Standard measurements such as curved carapace length (CCL) and tail to carapace length (TCL) were collected [11].

Sex was determined by gonad examination by trained personnel either on site or using photographs or measurements [12, 13].

Species was determined as one of six turtle species including subspecies (green Chelonia mydas, loggerhead Caretta caretta, flatback Natator depressus, hawksbill Eretmochelys imbricata, leatherback Dermochelys coriacea, olive ridley Lepidochelys olivacea, and black turtle Chelonia mydas agassizi), as a hybrid animal or species unknown based on dichotomous key characteristics [14, 15].

2.3. Location

Study area encompassed latitude −10.78° to −28.16° and longitude 142.15° to 155° (Figure 1). The east coast of Queensland was selected as it has a long term and complete dataset with data collection biased to regions of survey and higher populations. This limitation is openly acknowledged by Meager and Limpus [10] but considered valid as a representative of a minimum recovery rate and indicative of trends occurring.

2.4. Time

The date a turtle was reported stranded was used as a proxy of time of death providing month and season: Summer (December to February), Autumn (March to May), Winter (June to August), and Spring (September to November).

2.5. Cause of Stranding

The term “stranding” is used here to incorporate all reported sick, injured, incapacitated, or dead marine turtles that either were found ashore or, in rare cases, were encountered at sea. It included turtles which were entangled in fishing nets and synthetic debris or rescued from a situation where they would have died had it not been for human intervention [16].

Within StrandNet, the primary cause of death/stranding was identified based on gross examination, photograph, and/or necropsy by trained personnel. Cause of stranding identified in StrandNet was based on the summation of information available.

2.6. Statistical Analyses
2.6.1. Biometrics (Age, Sex, and Species)

Animals were pooled into four age classes, as follows: small immature, large immature, adult sized, and unknown. Age class is only an approximation of maturity. It does not confirm reproductive development. The breakdown of age class for loggerheads was adapted from Limpus et al. [17] and hawksbills [18] and other species were adapted from Limpus et al. [11].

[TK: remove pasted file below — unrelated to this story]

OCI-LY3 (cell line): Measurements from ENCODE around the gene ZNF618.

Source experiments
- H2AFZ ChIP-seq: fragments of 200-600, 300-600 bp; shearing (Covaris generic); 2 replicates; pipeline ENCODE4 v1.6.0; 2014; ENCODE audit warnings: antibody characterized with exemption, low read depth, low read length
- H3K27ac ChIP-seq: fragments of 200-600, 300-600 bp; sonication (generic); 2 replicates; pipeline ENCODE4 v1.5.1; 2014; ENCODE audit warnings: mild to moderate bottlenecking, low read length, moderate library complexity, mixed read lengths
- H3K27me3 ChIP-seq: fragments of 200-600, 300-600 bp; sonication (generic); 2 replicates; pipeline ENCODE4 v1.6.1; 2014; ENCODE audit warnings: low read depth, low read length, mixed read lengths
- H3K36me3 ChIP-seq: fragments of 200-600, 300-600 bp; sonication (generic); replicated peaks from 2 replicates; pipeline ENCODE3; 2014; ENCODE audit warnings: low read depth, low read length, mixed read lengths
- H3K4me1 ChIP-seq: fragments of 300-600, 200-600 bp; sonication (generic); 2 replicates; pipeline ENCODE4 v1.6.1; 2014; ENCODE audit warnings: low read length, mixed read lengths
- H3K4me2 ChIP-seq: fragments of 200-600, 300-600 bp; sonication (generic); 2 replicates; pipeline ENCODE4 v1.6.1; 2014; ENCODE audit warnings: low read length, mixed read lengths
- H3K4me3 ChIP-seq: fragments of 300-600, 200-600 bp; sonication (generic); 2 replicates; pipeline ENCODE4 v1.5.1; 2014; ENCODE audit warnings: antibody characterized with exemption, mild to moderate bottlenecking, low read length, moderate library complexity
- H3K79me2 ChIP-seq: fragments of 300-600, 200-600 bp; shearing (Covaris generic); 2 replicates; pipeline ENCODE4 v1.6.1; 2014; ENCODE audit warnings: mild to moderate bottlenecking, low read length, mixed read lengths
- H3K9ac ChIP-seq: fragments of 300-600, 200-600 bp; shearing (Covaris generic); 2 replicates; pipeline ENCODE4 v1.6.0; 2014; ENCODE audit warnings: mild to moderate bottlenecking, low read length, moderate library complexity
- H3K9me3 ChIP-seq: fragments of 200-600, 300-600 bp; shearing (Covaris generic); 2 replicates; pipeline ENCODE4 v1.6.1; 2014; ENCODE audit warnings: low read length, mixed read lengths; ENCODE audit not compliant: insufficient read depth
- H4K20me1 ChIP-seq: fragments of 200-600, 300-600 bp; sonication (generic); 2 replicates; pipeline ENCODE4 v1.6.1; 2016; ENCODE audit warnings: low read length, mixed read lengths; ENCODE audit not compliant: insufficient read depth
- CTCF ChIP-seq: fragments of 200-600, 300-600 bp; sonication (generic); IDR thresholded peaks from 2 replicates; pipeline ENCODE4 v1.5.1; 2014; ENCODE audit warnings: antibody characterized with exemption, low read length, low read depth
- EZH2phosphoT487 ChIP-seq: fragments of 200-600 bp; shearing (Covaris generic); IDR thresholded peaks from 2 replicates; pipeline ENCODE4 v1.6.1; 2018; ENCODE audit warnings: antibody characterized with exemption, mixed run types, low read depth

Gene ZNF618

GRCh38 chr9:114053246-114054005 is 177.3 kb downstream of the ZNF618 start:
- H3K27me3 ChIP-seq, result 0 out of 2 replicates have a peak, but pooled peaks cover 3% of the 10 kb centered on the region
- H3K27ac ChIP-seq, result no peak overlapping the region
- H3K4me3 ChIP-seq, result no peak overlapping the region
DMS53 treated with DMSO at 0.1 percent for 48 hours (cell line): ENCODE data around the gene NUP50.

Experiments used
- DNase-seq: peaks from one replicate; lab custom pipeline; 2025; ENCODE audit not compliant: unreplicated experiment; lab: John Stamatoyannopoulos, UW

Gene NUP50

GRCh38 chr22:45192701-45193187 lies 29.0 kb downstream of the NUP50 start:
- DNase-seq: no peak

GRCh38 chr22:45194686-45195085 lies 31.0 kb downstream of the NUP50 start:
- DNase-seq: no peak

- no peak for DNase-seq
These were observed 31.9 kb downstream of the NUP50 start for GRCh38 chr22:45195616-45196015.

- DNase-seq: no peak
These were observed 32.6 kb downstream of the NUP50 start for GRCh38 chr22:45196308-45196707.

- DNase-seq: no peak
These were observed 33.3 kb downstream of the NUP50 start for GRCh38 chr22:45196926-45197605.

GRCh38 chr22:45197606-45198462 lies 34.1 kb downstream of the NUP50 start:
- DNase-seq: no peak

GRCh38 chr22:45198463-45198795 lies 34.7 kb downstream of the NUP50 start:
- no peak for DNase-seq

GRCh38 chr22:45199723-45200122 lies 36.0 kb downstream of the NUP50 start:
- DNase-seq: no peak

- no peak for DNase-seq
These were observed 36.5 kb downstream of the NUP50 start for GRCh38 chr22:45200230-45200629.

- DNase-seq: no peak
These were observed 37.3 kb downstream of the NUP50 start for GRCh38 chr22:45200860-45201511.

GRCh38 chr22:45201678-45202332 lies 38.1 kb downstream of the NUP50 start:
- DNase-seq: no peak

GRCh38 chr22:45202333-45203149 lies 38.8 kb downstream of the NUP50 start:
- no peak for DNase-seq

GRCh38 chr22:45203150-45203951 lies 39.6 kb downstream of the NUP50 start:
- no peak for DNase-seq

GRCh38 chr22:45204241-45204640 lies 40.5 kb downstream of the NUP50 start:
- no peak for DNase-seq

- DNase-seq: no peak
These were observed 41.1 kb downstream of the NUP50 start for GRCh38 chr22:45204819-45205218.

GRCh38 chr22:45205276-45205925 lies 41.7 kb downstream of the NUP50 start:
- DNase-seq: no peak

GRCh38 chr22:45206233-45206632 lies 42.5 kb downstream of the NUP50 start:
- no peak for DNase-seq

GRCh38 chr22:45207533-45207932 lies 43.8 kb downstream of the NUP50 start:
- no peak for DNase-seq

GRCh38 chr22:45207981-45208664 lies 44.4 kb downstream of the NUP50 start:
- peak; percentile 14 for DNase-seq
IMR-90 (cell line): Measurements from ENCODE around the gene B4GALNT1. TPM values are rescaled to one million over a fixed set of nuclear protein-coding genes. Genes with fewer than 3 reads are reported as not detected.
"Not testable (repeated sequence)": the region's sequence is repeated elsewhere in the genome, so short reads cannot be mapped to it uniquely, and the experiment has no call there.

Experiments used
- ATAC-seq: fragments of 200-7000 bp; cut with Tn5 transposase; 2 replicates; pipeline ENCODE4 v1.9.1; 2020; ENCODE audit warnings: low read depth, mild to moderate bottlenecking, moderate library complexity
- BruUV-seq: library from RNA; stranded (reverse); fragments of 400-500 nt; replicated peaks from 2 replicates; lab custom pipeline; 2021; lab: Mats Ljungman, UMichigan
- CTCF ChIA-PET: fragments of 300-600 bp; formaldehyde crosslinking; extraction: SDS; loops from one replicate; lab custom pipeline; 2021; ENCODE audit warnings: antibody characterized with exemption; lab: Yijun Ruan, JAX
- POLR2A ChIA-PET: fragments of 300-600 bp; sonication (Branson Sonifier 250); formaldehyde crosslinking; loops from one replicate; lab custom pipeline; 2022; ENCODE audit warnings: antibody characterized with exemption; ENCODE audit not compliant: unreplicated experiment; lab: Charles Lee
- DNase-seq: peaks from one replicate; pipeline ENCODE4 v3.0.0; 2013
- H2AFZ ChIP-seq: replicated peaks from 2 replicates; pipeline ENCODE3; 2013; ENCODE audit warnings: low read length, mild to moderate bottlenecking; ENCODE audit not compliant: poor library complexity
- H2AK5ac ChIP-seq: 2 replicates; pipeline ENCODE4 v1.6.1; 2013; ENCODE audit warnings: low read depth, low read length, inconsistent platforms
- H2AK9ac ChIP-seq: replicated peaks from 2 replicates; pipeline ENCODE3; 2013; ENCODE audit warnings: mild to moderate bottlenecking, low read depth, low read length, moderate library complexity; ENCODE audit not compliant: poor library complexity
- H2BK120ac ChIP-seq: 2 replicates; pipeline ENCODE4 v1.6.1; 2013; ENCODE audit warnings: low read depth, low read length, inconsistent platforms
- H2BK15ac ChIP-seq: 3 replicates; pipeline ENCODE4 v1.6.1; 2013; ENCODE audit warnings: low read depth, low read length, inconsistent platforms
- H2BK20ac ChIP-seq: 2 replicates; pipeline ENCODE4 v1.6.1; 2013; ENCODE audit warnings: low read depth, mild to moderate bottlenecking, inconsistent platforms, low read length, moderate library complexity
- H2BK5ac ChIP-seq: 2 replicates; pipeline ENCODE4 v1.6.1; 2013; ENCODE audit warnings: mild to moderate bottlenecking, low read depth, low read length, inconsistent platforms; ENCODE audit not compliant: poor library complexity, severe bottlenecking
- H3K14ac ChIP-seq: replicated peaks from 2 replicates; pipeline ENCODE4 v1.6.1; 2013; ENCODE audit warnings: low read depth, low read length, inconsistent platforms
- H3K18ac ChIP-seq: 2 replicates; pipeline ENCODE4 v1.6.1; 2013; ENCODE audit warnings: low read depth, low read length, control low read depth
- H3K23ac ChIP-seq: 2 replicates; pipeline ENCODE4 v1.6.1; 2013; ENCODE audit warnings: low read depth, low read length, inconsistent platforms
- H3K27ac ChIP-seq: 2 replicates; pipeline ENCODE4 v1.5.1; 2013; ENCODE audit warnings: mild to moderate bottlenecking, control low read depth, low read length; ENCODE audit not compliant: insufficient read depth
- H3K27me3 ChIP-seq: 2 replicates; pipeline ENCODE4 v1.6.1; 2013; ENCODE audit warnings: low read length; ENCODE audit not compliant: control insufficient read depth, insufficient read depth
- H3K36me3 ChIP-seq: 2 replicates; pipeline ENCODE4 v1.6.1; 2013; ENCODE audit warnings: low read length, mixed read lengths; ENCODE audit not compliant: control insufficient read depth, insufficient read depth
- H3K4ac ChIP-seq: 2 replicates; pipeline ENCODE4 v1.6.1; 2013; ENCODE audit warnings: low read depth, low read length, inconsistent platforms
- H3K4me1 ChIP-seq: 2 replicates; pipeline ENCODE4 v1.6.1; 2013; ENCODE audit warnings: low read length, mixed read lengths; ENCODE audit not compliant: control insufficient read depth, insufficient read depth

Animals were pooled based on gender as males, females, and unknowns. Unless an internal gonadal examination was conducted, animals were sexed based on TCL and CCL measurements. Sex determination was based on the ratio of these two measurements [11, 12, 1719].

Gender did not exhibit sexual dimorphism for any age class, so subsequent analyses for sex were pooled.

2.6.2. Location

The latitude recorded in StrandNet was used to map the occurrence of strandings along the coast to identify the distribution and highlight potential “hotspots.” As the exact location where a stranding was reported was not necessarily where the impact/incident occurred, strandings were grouped into latitudinal blocks of 0.5° to account for this potential error.

2.6.3. Time

Boxplots were used to illustrate the number of turtles stranded per month across all years. This was done to illustrate potential seasonal trends.

Rates of strandings throughout the year were compared using chi-squared tests to determine variance between expected and observed rates for each species. Expected rates were defined to be equal distribution throughout the year for each group analysed.

The same test was applied to evaluate if there was a difference between the age classes of each species. It was expected that the total number of strandings would be evenly distributed throughout the year. Expected values were rounded up to the nearest whole number. All statistical analysis was performed using R [20].

In order to assess the seasonality of trends, the series was broken down into its three components, using the “decompose ()” function in R: trend, seasonal effect, and randomness. The series was seasonally adjusted by subtracting the estimated seasonal component from the original data. This data was then plotted to show the trend and the irregular components [21].

Autocorrelation function techniques were used to visually display potential seasonal patterns with the data.

2.6.4. Causes of Stranding and Mortality

The identified causes of “mortality” were grouped into six categories: unknown, natural, release, rehabilitation, anthropogenic, and depredation. Descriptive statistics were used to compare between season, year, age, and sex.

3. Results

A total of 13854 marine turtle strandings records from 1996 to 2013 were examined.

3.1. Biometrics (Age, Sex, and Species)

Total number of strandings for each species and age class showed that the observed number was significantly different to the expected numbers of loggerhead small immature, loggerhead adult sized, loggerhead large immature, green large immature, and green adult sized, green small immature, and unknown species (Table 1).

Species and age classdf

Loggerhead small immature64.4717<0.001
Loggerhead adult sized53.3317<0.001
Loggerhead large immature217.2217<0.001
Green large immature 254.3117<0.001